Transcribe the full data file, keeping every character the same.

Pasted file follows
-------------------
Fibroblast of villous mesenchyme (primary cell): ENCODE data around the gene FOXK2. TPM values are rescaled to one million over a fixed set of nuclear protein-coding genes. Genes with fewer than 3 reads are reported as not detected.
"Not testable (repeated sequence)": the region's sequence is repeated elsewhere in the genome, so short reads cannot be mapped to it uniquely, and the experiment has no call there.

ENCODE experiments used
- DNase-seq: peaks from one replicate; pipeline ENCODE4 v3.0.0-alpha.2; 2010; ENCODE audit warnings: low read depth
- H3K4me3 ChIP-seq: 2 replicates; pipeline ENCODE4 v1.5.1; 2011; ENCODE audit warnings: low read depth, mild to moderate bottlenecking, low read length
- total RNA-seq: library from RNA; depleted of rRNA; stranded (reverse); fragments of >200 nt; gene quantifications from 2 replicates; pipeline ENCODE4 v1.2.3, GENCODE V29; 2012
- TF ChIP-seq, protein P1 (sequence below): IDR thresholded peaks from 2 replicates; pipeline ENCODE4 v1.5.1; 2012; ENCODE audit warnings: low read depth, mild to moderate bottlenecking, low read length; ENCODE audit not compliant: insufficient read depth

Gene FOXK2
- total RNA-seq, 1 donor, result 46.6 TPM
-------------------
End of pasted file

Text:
Fibroblast of villous mesenchyme (primary cell): ENCODE data around the gene FOXK2. TPM values are rescaled to one million over a fixed set of nuclear protein-coding genes. Genes with fewer than 3 reads are reported as not detected.
"Not testable (repeated sequence)": the region's sequence is repeated elsewhere in the genome, so short reads cannot be mapped to it uniquely, and the experiment has no call there.

ENCODE experiments used
- DNase-seq: peaks from one replicate; pipeline ENCODE4 v3.0.0-alpha.2; 2010; ENCODE audit warnings: low read depth
- H3K4me3 ChIP-seq: 2 replicates; pipeline ENCODE4 v1.5.1; 2011; ENCODE audit warnings: low read depth, mild to moderate bottlenecking, low read length
- total RNA-seq: library from RNA; depleted of rRNA; stranded (reverse); fragments of >200 nt; gene quantifications from 2 replicates; pipeline ENCODE4 v1.2.3, GENCODE V29; 2012
- TF ChIP-seq, protein P1 (sequence below): IDR thresholded peaks from 2 replicates; pipeline ENCODE4 v1.5.1; 2012; ENCODE audit warnings: low read depth, mild to moderate bottlenecking, low read length; ENCODE audit not compliant: insufficient read depth

Gene FOXK2
- total RNA-seq, 1 donor, result 46.6 TPM